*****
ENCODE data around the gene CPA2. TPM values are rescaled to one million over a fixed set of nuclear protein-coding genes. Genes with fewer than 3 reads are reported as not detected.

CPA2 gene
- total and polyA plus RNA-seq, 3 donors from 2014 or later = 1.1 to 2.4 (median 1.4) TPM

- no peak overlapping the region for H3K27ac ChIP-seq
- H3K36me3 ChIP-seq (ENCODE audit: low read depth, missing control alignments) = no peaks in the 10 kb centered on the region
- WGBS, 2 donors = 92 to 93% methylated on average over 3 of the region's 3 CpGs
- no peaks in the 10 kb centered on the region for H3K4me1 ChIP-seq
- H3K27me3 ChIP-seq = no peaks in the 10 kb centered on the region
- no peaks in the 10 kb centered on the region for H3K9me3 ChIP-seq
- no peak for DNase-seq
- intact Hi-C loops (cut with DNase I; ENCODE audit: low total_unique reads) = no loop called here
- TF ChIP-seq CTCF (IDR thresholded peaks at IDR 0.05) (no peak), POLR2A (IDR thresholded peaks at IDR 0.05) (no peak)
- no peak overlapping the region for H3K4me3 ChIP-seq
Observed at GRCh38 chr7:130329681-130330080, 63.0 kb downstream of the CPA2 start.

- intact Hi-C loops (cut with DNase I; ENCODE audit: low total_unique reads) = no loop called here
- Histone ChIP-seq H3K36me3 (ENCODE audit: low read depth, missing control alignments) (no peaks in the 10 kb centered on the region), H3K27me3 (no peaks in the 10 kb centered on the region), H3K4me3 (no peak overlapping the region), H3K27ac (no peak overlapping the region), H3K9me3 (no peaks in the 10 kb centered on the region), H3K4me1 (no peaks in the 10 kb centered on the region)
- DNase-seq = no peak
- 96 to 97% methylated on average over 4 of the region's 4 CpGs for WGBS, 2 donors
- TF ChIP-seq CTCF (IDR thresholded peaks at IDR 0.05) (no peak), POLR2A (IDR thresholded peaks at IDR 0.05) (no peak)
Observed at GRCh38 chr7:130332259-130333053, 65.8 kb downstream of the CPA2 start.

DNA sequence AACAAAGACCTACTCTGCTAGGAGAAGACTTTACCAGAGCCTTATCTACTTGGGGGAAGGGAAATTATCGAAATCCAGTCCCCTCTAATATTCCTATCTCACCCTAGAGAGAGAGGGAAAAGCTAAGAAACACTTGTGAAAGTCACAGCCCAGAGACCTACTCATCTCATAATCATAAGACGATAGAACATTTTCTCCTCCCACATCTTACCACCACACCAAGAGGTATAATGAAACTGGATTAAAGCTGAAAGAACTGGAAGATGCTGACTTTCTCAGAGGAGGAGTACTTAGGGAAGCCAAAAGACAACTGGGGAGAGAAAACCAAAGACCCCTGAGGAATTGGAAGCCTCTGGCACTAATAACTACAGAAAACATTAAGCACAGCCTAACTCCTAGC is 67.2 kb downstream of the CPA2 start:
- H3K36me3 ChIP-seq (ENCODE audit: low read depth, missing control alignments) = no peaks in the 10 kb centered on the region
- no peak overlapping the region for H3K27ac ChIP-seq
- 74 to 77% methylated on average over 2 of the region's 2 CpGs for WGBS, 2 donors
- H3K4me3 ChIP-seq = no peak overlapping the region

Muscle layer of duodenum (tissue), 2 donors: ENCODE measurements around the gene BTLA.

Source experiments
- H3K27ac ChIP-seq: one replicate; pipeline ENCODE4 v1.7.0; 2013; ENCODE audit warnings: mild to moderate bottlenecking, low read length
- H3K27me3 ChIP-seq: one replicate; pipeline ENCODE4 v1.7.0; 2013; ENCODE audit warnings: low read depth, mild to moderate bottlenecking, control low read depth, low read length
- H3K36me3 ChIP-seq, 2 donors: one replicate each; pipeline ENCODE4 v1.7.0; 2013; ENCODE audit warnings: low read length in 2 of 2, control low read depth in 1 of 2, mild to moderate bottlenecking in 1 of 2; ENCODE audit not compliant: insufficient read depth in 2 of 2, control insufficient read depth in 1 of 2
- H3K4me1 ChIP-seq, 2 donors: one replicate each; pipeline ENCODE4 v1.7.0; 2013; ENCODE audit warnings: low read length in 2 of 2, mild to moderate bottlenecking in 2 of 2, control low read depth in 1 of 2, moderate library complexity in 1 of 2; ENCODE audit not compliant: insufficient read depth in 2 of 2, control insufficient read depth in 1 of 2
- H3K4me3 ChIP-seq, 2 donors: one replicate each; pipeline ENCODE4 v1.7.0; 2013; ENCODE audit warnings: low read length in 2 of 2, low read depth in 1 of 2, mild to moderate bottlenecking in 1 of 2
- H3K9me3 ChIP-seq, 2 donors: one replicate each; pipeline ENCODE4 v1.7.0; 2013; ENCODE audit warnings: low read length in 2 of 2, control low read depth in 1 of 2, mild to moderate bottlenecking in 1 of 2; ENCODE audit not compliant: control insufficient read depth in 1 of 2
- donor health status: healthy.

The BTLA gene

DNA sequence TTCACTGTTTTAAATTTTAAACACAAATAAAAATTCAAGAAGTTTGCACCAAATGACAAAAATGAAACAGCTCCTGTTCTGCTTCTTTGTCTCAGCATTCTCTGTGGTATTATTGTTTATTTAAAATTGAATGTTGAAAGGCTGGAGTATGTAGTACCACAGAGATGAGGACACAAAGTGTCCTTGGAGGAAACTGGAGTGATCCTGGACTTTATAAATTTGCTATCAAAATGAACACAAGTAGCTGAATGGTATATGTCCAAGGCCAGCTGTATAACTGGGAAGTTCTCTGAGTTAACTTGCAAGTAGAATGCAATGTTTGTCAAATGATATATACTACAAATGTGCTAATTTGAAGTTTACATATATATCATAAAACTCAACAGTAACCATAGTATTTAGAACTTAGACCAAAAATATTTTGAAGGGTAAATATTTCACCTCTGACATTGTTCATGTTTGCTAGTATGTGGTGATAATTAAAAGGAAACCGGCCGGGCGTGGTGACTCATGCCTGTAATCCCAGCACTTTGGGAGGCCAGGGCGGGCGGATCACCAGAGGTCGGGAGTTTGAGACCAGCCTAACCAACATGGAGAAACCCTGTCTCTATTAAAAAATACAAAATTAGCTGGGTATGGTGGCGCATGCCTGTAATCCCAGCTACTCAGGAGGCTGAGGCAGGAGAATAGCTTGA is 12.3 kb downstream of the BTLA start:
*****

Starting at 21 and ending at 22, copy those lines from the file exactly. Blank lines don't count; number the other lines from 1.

DNA sequence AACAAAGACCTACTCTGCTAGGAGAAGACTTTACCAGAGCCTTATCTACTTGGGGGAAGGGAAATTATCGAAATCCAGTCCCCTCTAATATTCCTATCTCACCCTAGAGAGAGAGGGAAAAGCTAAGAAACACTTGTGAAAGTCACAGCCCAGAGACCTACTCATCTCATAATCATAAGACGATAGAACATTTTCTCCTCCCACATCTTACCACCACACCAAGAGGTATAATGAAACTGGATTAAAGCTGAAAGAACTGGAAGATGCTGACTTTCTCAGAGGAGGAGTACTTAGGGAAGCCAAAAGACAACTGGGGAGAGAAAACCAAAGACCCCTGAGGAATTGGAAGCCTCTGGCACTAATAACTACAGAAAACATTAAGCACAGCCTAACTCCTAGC is 67.2 kb downstream of the CPA2 start:
- H3K36me3 ChIP-seq (ENCODE audit: low read depth, missing control alignments) = no peaks in the 10 kb centered on the region